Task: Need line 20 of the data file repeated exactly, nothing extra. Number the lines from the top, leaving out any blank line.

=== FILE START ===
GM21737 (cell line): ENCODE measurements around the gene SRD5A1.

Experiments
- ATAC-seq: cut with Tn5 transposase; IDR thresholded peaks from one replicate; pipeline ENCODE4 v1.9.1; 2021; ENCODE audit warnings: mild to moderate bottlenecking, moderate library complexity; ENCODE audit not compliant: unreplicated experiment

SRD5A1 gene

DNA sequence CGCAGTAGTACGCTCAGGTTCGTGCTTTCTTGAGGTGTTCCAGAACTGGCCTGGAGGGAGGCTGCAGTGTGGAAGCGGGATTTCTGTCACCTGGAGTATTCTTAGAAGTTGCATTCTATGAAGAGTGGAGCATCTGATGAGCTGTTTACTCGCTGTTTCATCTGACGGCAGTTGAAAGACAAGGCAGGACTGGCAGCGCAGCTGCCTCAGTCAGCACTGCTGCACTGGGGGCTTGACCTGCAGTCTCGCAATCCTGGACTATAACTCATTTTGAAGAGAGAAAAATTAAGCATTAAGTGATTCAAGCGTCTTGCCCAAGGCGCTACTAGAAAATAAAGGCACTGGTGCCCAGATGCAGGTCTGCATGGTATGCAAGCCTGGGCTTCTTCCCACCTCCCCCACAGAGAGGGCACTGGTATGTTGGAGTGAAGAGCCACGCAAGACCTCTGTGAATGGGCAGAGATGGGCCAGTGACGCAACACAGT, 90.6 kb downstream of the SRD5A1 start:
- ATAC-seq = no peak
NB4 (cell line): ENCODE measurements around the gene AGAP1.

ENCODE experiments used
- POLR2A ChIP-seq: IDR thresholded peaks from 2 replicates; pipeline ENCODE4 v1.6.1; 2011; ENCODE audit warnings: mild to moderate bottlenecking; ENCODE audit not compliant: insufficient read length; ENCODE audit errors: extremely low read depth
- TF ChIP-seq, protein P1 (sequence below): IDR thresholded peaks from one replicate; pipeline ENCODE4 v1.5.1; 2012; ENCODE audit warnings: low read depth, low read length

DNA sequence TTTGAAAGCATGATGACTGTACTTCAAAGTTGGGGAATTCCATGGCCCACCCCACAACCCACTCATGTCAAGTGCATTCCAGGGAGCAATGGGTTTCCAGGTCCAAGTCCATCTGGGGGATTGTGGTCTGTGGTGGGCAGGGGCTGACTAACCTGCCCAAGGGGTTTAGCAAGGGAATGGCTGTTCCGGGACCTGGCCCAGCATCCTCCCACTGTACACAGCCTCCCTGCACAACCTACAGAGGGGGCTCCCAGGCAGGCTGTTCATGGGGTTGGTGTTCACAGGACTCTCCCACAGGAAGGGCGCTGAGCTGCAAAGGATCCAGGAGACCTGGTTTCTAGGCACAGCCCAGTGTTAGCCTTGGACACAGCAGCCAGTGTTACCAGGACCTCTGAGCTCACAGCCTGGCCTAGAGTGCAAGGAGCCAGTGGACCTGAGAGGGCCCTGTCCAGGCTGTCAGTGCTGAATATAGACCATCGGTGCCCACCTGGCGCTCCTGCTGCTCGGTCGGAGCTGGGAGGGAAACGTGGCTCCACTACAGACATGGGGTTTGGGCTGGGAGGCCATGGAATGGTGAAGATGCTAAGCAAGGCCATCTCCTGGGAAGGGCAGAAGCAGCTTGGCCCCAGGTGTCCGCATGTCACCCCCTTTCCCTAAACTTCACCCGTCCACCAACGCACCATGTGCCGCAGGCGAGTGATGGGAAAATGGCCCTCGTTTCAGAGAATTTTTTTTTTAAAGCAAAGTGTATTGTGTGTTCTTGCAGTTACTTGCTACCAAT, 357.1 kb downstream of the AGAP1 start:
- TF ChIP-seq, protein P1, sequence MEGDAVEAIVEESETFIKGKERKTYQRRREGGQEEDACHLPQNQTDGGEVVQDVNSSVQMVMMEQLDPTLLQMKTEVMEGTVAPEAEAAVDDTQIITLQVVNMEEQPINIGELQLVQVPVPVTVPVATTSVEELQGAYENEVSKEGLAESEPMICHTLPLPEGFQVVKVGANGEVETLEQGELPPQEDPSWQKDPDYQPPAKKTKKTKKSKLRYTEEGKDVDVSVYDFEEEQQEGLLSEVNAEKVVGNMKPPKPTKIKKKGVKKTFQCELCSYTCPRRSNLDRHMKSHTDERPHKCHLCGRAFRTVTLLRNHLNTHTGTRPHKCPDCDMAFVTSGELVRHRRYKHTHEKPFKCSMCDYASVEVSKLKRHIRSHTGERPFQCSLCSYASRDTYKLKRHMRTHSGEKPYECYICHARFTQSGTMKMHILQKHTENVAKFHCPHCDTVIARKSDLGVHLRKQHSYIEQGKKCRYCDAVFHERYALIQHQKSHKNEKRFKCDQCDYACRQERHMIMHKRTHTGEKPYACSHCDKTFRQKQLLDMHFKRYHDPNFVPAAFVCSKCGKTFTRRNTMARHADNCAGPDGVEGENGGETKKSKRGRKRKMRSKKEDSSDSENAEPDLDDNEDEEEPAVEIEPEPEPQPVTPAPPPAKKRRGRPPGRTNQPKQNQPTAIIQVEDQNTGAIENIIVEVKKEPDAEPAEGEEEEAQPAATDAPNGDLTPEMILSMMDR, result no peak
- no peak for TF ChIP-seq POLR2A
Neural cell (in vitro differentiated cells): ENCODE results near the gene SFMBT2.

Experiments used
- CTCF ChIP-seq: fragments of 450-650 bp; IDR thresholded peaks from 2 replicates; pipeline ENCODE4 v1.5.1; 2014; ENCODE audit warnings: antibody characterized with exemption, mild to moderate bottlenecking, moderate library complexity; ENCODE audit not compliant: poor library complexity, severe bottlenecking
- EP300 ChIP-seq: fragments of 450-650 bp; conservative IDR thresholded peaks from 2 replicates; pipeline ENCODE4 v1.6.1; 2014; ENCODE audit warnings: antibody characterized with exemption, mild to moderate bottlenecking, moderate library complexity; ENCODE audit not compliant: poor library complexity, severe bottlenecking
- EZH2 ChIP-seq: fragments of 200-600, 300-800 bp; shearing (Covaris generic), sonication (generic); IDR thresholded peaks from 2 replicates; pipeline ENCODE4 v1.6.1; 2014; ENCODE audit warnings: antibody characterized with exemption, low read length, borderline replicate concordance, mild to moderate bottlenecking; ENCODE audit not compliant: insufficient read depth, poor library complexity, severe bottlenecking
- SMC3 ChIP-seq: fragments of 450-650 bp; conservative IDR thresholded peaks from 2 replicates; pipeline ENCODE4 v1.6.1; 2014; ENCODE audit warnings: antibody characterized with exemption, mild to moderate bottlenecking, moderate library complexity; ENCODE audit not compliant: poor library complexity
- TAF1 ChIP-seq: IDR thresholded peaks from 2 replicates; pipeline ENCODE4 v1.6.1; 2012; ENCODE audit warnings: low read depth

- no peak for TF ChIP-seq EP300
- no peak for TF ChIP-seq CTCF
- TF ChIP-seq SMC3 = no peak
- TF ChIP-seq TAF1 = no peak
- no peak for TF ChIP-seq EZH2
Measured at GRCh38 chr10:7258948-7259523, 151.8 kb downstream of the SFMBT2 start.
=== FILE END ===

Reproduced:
- TAF1 ChIP-seq: IDR thresholded peaks from 2 replicates; pipeline ENCODE4 v1.6.1; 2012; ENCODE audit warnings: low read depth